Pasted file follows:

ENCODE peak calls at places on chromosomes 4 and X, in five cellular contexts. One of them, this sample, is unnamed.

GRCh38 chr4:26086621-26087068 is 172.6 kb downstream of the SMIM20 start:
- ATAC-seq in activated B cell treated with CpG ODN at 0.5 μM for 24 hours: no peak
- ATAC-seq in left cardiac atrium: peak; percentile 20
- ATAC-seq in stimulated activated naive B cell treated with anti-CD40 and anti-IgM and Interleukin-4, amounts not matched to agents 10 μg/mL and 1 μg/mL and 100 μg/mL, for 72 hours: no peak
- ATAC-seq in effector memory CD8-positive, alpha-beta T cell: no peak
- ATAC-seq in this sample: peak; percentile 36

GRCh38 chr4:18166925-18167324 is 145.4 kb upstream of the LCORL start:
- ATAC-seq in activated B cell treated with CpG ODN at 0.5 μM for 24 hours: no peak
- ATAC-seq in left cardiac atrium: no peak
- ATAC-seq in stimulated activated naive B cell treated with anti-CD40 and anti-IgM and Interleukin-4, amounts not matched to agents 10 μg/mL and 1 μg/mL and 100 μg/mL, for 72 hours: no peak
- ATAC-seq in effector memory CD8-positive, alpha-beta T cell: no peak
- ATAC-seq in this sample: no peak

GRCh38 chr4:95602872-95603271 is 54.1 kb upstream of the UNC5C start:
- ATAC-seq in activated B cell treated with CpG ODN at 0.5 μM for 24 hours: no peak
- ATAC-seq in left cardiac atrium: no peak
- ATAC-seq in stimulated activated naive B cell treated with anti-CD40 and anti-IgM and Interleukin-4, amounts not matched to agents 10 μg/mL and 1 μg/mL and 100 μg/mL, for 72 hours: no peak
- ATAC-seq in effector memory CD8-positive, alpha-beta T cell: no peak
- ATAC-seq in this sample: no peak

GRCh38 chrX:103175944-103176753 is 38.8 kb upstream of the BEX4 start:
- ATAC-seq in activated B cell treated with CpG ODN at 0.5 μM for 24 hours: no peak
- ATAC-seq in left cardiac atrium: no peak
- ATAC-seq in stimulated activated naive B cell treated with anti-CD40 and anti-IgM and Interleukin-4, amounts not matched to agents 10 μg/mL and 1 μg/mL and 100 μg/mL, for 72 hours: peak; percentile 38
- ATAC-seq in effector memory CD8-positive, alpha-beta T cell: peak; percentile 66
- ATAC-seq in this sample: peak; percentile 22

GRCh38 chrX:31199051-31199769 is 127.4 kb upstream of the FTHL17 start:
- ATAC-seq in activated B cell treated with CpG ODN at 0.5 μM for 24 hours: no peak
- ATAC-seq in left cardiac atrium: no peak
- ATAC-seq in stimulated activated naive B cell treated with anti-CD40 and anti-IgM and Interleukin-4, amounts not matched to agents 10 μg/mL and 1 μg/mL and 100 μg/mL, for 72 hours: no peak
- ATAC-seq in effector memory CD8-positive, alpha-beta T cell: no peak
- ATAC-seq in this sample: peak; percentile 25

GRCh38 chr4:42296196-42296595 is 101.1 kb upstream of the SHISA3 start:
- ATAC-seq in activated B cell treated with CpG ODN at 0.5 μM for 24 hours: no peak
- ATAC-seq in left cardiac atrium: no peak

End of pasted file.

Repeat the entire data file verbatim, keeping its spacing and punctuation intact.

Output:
ENCODE peak calls at places on chromosomes 4 and X, in five cellular contexts. One of them, this sample, is unnamed.

GRCh38 chr4:26086621-26087068 is 172.6 kb downstream of the SMIM20 start:
- ATAC-seq in activated B cell treated with CpG ODN at 0.5 μM for 24 hours: no peak
- ATAC-seq in left cardiac atrium: peak; percentile 20
- ATAC-seq in stimulated activated naive B cell treated with anti-CD40 and anti-IgM and Interleukin-4, amounts not matched to agents 10 μg/mL and 1 μg/mL and 100 μg/mL, for 72 hours: no peak
- ATAC-seq in effector memory CD8-positive, alpha-beta T cell: no peak
- ATAC-seq in this sample: peak; percentile 36

GRCh38 chr4:18166925-18167324 is 145.4 kb upstream of the LCORL start:
- ATAC-seq in activated B cell treated with CpG ODN at 0.5 μM for 24 hours: no peak
- ATAC-seq in left cardiac atrium: no peak
- ATAC-seq in stimulated activated naive B cell treated with anti-CD40 and anti-IgM and Interleukin-4, amounts not matched to agents 10 μg/mL and 1 μg/mL and 100 μg/mL, for 72 hours: no peak
- ATAC-seq in effector memory CD8-positive, alpha-beta T cell: no peak
- ATAC-seq in this sample: no peak

GRCh38 chr4:95602872-95603271 is 54.1 kb upstream of the UNC5C start:
- ATAC-seq in activated B cell treated with CpG ODN at 0.5 μM for 24 hours: no peak
- ATAC-seq in left cardiac atrium: no peak
- ATAC-seq in stimulated activated naive B cell treated with anti-CD40 and anti-IgM and Interleukin-4, amounts not matched to agents 10 μg/mL and 1 μg/mL and 100 μg/mL, for 72 hours: no peak
- ATAC-seq in effector memory CD8-positive, alpha-beta T cell: no peak
- ATAC-seq in this sample: no peak

GRCh38 chrX:103175944-103176753 is 38.8 kb upstream of the BEX4 start:
- ATAC-seq in activated B cell treated with CpG ODN at 0.5 μM for 24 hours: no peak
- ATAC-seq in left cardiac atrium: no peak
- ATAC-seq in stimulated activated naive B cell treated with anti-CD40 and anti-IgM and Interleukin-4, amounts not matched to agents 10 μg/mL and 1 μg/mL and 100 μg/mL, for 72 hours: peak; percentile 38
- ATAC-seq in effector memory CD8-positive, alpha-beta T cell: peak; percentile 66
- ATAC-seq in this sample: peak; percentile 22

GRCh38 chrX:31199051-31199769 is 127.4 kb upstream of the FTHL17 start:
- ATAC-seq in activated B cell treated with CpG ODN at 0.5 μM for 24 hours: no peak
- ATAC-seq in left cardiac atrium: no peak
- ATAC-seq in stimulated activated naive B cell treated with anti-CD40 and anti-IgM and Interleukin-4, amounts not matched to agents 10 μg/mL and 1 μg/mL and 100 μg/mL, for 72 hours: no peak
- ATAC-seq in effector memory CD8-positive, alpha-beta T cell: no peak
- ATAC-seq in this sample: peak; percentile 25

GRCh38 chr4:42296196-42296595 is 101.1 kb upstream of the SHISA3 start:
- ATAC-seq in activated B cell treated with CpG ODN at 0.5 μM for 24 hours: no peak
- ATAC-seq in left cardiac atrium: no peak